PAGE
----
One of my favorite memories of Raghu is from several years ago. And it has nothing to do with his countless acts of compassion or his heroic generosity. It was a moment that gave me a glimpse of his whimsical side and his sense for the poetic. We were a big group meditating at Sughad, sitting together under the night sky. At the end of the hour we opened our eyes and went around in a circle sharing reflections. When it was his turn Raghu spoke in Gujarati and his voice was full of laughter. He said before closing his eyes he'd looked up at the sky and seen the crescent moon with a single star below it. "And all through the meditation I was thinking how perfect it would be if the star had been positioned just a little higher. Then at the end when I opened my eyes there it was right where I'd wanted it." We all looked up then, at the beautiful sight of a bright single star cradled in the silver curve of the moon. "I really need to learn how to focus better when I'm meditating," Raghu said smiling sheepishly. And I remember thinking then that he must have the soul of an artist or a poet. Because who else imagines rearranging the stars like that? There are other memories of course. Of sitting down to a meal with him and hearing from someone else how that very morning he'd stopped a woman from committing suicide simply by stopping and listening to her tell her story and giving her a cup of chai. There's the memory of weaving through the slums riding triples with my sister on his scooter laden with gleaming tiffin-boxes. The way I remember it, it was like riding with royalty. Children and puppies and grandmothers and schoolteachers and shopkeepers in tumbledown shacks all seemed to know him -- they came running out of their homes, lifted their hands in greeting, or shouted out his name like he was one of their own. And he was. I remember marveling at how well he knew the lives he served. How he stopped to touch the feet of one, and to check on the health of another, how he delighted the kids and how he never just dropped off food at someone's doorstep, but always went inside and sat down as if this one person was the only person on earth that he needed to be with.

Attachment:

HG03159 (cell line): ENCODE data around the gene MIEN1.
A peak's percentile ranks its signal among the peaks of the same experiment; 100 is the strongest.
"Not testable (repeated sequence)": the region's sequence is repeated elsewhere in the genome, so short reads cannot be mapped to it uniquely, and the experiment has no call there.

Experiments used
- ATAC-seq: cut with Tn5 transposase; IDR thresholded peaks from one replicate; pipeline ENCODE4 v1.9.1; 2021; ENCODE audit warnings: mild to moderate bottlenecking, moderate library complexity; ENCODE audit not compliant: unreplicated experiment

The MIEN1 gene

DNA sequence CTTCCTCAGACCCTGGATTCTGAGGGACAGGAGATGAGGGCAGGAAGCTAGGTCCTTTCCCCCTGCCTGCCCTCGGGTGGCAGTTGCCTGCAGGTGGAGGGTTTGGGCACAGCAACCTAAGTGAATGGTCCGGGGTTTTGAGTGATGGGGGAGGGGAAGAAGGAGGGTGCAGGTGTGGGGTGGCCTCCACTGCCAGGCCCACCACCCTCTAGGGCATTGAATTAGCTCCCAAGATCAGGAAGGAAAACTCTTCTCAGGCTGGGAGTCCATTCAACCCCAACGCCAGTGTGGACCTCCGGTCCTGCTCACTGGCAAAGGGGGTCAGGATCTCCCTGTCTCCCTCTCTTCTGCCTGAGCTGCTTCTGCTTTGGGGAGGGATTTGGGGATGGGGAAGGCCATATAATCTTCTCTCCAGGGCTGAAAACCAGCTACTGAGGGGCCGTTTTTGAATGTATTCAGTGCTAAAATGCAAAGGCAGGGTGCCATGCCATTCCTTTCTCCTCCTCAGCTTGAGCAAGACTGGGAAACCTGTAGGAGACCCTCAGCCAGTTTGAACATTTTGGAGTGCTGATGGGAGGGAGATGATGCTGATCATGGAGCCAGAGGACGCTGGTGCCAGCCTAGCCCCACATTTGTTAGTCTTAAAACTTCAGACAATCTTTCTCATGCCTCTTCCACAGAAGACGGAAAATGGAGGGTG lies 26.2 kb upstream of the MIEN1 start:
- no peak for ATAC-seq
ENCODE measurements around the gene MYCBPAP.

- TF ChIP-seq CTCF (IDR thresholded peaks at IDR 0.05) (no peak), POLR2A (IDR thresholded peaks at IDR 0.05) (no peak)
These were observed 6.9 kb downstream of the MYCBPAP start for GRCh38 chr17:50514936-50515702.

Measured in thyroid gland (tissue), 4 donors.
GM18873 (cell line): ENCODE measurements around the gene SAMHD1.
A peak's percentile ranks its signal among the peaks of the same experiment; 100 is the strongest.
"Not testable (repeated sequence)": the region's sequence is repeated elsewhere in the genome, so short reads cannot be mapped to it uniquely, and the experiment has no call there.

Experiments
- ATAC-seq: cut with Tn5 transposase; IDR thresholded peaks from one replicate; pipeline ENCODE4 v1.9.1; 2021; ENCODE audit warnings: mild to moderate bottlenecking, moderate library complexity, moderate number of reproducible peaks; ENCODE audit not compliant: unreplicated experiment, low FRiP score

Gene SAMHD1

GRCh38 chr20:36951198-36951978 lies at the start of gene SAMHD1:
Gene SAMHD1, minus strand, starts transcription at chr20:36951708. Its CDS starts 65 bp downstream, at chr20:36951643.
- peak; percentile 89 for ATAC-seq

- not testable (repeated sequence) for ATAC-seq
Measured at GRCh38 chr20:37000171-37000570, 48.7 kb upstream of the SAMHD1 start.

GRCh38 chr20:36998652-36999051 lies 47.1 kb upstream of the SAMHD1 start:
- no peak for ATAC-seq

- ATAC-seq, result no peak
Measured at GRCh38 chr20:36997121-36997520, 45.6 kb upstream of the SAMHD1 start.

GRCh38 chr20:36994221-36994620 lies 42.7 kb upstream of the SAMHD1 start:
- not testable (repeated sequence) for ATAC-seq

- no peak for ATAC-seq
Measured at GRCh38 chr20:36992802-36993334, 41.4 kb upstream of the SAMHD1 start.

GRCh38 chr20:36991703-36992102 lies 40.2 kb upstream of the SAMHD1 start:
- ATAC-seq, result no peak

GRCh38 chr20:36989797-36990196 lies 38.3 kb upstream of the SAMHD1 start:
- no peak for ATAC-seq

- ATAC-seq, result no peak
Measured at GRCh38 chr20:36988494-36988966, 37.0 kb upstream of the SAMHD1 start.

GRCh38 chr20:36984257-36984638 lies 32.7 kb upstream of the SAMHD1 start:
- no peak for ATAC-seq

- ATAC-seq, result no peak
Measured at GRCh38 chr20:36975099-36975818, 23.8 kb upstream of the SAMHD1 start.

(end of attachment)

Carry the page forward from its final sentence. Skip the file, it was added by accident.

He had such humor and dignity. I think of his straight-backed poise, and his way of looking directly at people when he talked to them. I think of his ready smile and the nobility of his heart. Noble. The word fits him well. He was truly a Noble Friend to all of us who knew him. He was one of those rare people who truly understood that in helping others we help ourselves, and in healing others it is we who heal.
He was such a luminous star in our lives. And I can't help thinking that now maybe he's just changed his position a little -- to find that perfect place in the sky.[Hide Full Comment]
I feel a heaviness and moist tenderness around my eyes reading about Raghu's approach to life. May my life and his cross paths in future incarnations so that I can learn more from him.
Thank you for sharing another beautiful story of giving and kindness. Raghu's memory & his legacy will live for a very long time. Hugs to you all. If anyone wants to join this Friday/Saturday it's our 4th Annual Worldwide Free Hugs (celebrate Valentine's Day and <3) Here's the link on FB:
Thank you Raghu! I intend that I serve in unconditional love for the Highest Good of All. So be it and so it is!
he gave all he had to give and now he is being taken care of...so touched to hear his story and sad for the loss as well...
I, too, worry about my future... especially as an old woman. Will I have enough money, will I be weak, ill and dependent, will I have chronic pain, will I be alone and lonely?..I struggle with my faith in the One Above. Superhero Raghu instructs me and reassures me that all will be as it should. Simply serve and practice gratitude.
I'll do my best to remember him. Thank you for introducing him to me.
Thank you . Truly inspirational to see how Raghu lived his life and left a legacy behind for others to follow . Love & service in it's purest form .
As I read this I see that Raghu loved life. Life loved him right back. He was young at his death but did more for his world than many people who live what we call "lucky long lives". What was missing for him, or in him? Can we ask, not "How long can I live?", but just "How can I live?"